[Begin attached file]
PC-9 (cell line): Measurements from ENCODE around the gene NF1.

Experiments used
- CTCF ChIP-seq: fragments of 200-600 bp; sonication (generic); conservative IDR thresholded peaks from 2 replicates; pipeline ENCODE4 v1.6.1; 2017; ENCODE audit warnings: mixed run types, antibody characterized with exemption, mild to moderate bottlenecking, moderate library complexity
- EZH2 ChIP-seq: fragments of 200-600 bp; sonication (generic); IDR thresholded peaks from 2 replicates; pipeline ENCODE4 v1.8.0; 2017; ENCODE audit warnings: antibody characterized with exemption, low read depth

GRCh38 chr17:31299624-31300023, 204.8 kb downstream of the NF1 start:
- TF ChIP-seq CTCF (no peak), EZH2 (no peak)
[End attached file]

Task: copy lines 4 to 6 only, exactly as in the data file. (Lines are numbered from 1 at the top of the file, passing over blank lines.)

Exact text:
- EZH2 ChIP-seq: fragments of 200-600 bp; sonication (generic); IDR thresholded peaks from 2 replicates; pipeline ENCODE4 v1.8.0; 2017; ENCODE audit warnings: antibody characterized with exemption, low read depth

GRCh38 chr17:31299624-31300023, 204.8 kb downstream of the NF1 start:
- TF ChIP-seq CTCF (no peak), EZH2 (no peak)